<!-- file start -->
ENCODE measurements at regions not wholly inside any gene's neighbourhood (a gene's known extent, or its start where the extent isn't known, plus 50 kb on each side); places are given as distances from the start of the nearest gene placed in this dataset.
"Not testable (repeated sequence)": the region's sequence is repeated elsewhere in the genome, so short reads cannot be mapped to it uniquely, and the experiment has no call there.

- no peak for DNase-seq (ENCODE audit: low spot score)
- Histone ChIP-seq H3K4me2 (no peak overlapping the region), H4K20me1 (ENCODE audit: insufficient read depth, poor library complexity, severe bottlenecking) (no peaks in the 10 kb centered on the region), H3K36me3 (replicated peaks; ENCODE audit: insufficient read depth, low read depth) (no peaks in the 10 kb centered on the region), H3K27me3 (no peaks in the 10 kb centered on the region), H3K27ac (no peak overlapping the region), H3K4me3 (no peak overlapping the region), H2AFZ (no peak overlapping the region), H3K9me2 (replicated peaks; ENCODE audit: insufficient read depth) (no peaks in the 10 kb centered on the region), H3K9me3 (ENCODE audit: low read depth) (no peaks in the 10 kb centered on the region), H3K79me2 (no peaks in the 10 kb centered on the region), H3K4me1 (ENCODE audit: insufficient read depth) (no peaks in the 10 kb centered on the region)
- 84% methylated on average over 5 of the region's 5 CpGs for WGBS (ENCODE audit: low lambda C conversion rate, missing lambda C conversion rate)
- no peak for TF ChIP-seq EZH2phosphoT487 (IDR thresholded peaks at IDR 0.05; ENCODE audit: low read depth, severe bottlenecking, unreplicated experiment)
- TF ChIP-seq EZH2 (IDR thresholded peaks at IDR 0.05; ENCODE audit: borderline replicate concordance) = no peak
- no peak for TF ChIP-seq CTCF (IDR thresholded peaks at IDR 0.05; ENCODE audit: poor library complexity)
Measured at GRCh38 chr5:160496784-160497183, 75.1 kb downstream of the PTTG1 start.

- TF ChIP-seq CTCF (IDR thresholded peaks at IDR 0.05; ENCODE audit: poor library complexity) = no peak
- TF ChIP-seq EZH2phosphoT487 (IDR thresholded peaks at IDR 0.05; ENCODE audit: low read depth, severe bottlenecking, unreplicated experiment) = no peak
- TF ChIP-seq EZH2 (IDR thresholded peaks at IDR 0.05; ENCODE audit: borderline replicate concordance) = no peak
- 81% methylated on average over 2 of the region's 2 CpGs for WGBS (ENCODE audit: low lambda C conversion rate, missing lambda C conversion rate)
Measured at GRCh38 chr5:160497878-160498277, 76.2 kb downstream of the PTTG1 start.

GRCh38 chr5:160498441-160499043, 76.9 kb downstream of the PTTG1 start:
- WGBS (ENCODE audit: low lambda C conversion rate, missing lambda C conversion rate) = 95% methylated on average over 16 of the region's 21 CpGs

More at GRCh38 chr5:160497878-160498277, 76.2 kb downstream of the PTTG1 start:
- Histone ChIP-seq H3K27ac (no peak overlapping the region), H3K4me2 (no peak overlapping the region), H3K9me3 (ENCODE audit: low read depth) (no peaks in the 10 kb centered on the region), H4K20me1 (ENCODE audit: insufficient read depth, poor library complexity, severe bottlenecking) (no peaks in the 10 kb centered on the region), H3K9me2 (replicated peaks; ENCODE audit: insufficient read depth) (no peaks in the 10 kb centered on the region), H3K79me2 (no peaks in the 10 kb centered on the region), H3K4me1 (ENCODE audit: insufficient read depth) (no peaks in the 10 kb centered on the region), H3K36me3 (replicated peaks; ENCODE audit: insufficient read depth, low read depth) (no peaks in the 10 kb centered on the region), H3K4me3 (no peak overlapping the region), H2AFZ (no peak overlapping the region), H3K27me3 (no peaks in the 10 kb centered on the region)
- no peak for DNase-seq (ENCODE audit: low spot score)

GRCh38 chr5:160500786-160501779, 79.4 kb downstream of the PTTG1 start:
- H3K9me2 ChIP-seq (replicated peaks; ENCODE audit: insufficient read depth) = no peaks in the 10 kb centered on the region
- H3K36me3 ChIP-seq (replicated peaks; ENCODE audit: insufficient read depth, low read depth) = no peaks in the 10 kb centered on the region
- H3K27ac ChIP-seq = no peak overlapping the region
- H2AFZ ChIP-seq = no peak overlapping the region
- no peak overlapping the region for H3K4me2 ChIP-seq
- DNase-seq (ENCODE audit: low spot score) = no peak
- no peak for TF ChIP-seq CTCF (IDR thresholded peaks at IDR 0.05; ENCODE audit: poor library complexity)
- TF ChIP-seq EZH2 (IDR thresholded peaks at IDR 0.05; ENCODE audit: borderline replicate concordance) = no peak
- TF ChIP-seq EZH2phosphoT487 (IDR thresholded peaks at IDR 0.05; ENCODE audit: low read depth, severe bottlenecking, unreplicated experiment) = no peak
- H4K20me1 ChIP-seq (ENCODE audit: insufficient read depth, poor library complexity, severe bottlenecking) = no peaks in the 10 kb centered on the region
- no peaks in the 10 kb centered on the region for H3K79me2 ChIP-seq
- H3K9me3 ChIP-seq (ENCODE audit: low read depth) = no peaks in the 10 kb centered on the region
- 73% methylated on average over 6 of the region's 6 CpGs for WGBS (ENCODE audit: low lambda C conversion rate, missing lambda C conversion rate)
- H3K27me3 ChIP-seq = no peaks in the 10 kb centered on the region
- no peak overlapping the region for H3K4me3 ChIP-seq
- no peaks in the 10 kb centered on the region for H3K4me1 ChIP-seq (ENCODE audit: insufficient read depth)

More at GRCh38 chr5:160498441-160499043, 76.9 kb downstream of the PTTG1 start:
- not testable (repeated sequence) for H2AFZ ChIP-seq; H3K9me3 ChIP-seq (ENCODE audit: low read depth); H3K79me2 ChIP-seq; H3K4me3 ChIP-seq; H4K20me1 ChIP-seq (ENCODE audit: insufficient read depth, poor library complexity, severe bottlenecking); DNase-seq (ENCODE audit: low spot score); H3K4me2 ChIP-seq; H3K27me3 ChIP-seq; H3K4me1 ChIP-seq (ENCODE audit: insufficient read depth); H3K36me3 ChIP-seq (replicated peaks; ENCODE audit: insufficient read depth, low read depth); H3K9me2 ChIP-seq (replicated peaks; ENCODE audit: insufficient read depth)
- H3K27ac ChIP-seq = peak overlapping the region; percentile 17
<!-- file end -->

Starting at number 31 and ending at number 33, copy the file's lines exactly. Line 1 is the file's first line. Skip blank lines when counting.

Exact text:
- no peaks in the 10 kb centered on the region for H3K79me2 ChIP-seq
- H3K9me3 ChIP-seq (ENCODE audit: low read depth) = no peaks in the 10 kb centered on the region
- 73% methylated on average over 6 of the region's 6 CpGs for WGBS (ENCODE audit: low lambda C conversion rate, missing lambda C conversion rate)